1. There’s a truly bizarre, I think brilliant book called Vampyroteuthis Infernalis: A Treatise by Vilém Flusser. It’s a “fable” tracing the evolutionary/biological differences between humans and the vampire squid and trying to imagine the different subjectivities. Some of the conclusions revolve around the development in a spiral/coil rather than from fours to vertical, and utterly different relationships to epistemology and psychology. Sample quote:

Its tentacles, analogous to our hands, are digestive organs. Whereas our method of comprehension is active–we perambulate a static and established world–its method is passive. . . it takes in a world that is rushing past it. We comprehend what we happen upon, and it comprehends what happens upon it. Whereas we have ‘problems,’ things in our way, it has ‘impressions.’ . . . Culture is therefore, for it, an act of discriminating between digestible and indigestible entities, that is, a critique of impressions. . . a discriminating and critical injection of the world into the bosom of the subject. (39)

2. The implication is that humans who are familiar with a pokémon can understand its pokéspeech or its gestures. This is true in our own world, more or less, with our companion animals’ body language and noises. When I was about eight I was very good at predicting whether my dog would stop for a pee or a poo, just by observing his body language when he started sniffing around. I called the different stances “poo stanza two” and “pee stanza three,” because I enjoyed rhymes and also I thought that “stanza” meant “stance.”

3. I wonder if any pokémon have evolved (in the slower sense of the word) so that their life cycle depends on or at least makes room for human intervention? Maybe this is how we explain pokémon that only evolve when traded?

Ep. 19–Apokélyptic visions: Capitalism, apocalyptic fantasies, and the pokéverse

Monday was World Ocean Day. If I’d been more aware I would’ve timed this post to coincide, because today we’re talking about eco-catastrophe and episode 19, in which a monster rises from the depths of the sea to visit his Cthulhic revenge upon the humans who have polluted his watery home. It’s very exciting.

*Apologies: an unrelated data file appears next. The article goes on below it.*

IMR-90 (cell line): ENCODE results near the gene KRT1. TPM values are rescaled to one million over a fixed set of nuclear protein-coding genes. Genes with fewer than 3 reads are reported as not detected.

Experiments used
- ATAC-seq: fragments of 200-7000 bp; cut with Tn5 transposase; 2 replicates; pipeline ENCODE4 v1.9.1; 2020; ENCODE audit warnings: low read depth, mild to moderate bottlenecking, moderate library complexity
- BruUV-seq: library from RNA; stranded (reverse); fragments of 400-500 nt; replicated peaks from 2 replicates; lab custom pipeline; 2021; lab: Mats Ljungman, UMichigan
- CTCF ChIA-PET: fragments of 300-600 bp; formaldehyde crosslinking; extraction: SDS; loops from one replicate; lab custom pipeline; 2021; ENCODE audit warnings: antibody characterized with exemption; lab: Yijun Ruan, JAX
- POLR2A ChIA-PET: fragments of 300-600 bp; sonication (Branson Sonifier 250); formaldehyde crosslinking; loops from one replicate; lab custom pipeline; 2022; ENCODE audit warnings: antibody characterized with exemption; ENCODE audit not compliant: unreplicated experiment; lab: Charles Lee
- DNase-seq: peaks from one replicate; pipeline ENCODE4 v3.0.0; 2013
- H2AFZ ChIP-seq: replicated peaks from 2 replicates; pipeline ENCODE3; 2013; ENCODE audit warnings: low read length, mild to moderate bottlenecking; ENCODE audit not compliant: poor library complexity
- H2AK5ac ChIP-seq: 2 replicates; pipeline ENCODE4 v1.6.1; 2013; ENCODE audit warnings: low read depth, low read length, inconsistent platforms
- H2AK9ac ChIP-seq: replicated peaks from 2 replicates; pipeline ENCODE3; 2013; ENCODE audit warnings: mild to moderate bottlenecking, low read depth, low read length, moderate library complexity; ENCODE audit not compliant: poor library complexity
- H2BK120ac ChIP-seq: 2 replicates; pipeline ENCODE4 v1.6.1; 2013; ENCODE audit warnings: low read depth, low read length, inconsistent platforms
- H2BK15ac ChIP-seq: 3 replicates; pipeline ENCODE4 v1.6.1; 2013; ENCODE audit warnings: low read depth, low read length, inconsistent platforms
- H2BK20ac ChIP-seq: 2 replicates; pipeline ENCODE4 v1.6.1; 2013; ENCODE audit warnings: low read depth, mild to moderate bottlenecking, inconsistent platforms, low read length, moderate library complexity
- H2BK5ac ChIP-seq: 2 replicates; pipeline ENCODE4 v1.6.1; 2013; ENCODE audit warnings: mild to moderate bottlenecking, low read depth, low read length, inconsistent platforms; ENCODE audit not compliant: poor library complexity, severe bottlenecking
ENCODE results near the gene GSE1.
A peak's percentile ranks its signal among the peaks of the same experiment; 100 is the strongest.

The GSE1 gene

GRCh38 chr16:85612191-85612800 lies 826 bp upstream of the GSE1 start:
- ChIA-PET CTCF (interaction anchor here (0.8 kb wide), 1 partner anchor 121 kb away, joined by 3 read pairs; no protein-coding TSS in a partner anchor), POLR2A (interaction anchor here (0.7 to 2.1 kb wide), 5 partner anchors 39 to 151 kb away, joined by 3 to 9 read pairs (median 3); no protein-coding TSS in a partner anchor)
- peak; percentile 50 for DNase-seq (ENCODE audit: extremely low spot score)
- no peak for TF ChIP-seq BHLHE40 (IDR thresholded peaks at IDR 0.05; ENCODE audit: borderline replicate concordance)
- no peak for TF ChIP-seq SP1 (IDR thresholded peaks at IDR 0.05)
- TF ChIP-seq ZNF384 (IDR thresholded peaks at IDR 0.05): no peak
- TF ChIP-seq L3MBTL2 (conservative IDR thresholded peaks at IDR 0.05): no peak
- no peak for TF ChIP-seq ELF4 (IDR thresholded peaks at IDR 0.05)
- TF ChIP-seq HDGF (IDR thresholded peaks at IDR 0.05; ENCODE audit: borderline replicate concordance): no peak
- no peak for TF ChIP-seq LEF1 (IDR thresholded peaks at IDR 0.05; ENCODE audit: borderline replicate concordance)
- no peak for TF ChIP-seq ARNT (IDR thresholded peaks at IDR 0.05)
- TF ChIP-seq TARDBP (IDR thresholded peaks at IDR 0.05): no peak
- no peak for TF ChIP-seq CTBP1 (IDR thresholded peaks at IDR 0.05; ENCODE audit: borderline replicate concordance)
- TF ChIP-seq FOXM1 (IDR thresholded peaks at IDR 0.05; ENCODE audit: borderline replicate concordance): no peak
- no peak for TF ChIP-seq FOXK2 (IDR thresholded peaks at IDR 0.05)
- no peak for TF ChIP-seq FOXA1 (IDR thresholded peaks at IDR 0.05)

This ep. is the first time we see humans and the non-human world coming into conflict in a way that we recognize as a nature/culture divide. I’m going to start with a section on apocalypse narrative (skip if you don’t want to read about capitalism and Latour) and then think about the episode through this lens (skip if you don’t like Pokémon, hahaha, jk, everyone likes the ‘mon).

Theoretical Background–Latour, the two natures, and apocalyptic yearnings

Searching for “apocalypse” on my university’s library website yields a melange of biblical/medieval scholarship and postmodern ecocrit. stuff. This initially strange mix emphasizes, as Karen Renner suggests, that in all apocalyptic stories we “detect collective beliefs about what makes contemporary life unsatisfying” (Renner 205). Narratives of eco-catastrophe and the more Biblical, end-of-times stories do the same cultural work—in both genres another, often “purer” world explodes disastrously into the mundane and reveals fundamental truths about human existence.

In contemporary apocalypse there’s often a particular construction of the non-human that comes into conflict with the dominating paradigm of human society–i.e., capitalism. Bruno Latour talks about the “two natures” we live in. The first is “the natural world” and the second is capitalism. Capitalism, Latour tells us, is “our ‘second nature’—in the sense of that to which we are fully habituated and which has been totally naturalized” (Latour 1). We’ve been “naturalized” because contemporary capitalism seems as given, as ambient as the environment; indeed, more so, because the “first nature” has started to become unstable, literally melting away before capitalism’s unstoppable consumption. The inescapable nature of capitalism is something that we all struggle with: “Why is it that when we are asked or summoned to combat capitalism, we feel, I feel so helpless? . . . on the one hand, [we have] binding necessities from which there is no escape and a feeling of revolt against them that often results in helplessness; on the other, boundless possibilities coupled with a total indifference for their long-term consequences” (3).